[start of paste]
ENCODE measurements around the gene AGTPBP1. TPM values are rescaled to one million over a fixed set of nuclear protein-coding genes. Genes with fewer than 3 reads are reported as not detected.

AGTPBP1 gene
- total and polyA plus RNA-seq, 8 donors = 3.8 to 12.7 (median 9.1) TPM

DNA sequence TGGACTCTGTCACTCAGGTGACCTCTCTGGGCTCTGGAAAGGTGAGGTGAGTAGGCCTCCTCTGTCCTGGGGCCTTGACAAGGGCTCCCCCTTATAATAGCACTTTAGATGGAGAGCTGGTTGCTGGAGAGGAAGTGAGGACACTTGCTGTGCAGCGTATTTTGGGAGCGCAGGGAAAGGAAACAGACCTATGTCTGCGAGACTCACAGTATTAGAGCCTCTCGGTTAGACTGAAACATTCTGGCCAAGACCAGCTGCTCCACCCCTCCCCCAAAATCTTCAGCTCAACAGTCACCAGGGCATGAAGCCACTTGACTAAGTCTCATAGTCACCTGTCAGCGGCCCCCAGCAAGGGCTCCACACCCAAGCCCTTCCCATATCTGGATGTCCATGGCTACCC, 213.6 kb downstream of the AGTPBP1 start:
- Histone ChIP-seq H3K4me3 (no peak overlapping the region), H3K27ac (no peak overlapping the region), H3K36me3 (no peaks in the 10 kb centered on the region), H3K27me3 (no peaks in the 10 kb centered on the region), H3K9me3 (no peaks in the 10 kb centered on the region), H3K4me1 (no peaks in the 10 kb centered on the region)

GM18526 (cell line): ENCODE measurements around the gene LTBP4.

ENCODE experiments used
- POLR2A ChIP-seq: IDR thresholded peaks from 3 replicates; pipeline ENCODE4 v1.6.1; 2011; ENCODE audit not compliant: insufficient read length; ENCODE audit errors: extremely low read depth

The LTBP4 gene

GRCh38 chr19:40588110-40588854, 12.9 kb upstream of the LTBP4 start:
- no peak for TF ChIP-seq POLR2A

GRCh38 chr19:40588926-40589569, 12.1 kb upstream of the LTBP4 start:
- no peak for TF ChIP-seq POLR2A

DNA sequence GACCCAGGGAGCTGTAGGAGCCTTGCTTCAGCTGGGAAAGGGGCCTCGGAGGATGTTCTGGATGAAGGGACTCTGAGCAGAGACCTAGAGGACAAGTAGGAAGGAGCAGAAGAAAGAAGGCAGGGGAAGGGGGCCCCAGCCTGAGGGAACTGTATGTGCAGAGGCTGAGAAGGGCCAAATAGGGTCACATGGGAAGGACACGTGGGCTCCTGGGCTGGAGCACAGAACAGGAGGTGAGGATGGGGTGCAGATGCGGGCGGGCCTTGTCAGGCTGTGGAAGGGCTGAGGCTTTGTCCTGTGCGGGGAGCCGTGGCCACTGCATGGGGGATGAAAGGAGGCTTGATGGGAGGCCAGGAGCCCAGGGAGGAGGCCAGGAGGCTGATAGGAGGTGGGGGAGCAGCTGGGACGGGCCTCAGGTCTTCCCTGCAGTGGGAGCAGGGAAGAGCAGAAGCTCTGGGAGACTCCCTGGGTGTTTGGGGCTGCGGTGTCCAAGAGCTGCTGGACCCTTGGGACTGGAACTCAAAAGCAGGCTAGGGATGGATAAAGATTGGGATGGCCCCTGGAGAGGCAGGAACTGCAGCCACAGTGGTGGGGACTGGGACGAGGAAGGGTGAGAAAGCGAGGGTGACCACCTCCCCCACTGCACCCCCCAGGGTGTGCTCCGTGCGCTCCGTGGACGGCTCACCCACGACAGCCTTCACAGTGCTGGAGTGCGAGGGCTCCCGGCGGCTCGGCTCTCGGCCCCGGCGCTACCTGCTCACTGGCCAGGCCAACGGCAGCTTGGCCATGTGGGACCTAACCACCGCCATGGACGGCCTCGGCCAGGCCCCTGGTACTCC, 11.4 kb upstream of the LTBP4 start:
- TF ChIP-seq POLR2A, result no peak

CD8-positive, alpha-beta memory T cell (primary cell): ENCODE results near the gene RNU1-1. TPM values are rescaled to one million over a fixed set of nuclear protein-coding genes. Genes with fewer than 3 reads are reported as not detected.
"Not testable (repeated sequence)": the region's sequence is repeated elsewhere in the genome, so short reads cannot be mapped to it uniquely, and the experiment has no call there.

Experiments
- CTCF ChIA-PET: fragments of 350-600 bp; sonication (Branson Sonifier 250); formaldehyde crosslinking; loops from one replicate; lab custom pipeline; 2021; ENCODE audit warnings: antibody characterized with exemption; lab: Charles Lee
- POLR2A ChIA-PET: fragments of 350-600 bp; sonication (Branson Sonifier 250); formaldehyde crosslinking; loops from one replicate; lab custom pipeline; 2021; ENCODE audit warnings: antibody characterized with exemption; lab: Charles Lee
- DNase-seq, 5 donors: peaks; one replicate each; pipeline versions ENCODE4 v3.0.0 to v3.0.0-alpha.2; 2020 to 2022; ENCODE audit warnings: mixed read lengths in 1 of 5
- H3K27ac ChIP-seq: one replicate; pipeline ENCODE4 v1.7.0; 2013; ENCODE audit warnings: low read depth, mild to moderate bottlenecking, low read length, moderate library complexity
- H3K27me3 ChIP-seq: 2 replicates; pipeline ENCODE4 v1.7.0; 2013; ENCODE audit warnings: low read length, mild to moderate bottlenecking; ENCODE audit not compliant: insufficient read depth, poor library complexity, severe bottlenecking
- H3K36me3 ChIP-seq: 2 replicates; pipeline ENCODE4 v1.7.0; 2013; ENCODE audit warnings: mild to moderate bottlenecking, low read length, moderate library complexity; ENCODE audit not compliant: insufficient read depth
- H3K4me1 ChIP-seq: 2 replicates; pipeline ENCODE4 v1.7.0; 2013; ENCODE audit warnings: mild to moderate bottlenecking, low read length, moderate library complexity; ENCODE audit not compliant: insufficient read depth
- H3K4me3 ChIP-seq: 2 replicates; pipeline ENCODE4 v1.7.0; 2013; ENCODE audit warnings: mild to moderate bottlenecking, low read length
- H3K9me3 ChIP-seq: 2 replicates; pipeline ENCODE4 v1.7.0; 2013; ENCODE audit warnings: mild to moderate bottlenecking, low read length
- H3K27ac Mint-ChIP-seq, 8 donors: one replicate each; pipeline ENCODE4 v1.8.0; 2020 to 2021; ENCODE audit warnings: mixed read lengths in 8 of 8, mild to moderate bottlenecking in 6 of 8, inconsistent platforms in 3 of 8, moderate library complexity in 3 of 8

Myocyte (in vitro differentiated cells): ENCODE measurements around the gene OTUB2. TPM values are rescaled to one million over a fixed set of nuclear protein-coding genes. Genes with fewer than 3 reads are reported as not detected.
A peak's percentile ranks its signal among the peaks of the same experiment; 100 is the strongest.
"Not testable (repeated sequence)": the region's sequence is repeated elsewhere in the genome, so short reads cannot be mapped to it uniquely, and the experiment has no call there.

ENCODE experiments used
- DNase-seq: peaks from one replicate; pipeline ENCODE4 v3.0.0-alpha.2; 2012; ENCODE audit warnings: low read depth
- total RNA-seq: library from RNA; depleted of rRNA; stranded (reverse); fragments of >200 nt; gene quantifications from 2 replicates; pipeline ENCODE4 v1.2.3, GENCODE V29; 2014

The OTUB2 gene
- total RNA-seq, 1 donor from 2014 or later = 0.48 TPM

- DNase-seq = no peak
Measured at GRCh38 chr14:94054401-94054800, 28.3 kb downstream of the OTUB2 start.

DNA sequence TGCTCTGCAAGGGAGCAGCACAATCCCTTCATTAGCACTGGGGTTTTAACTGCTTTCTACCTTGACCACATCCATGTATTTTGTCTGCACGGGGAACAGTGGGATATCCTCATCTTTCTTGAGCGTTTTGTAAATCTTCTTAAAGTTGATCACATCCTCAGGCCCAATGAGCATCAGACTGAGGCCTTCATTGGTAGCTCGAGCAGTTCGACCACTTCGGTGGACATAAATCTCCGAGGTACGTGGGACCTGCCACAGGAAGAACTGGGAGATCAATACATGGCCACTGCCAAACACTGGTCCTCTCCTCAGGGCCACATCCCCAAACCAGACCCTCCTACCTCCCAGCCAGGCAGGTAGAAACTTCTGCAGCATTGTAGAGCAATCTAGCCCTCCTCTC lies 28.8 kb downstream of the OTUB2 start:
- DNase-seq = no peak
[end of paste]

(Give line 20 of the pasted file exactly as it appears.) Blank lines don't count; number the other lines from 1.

- POLR2A ChIA-PET: fragments of 350-600 bp; sonication (Branson Sonifier 250); formaldehyde crosslinking; loops from one replicate; lab custom pipeline; 2021; ENCODE audit warnings: antibody characterized with exemption; lab: Charles Lee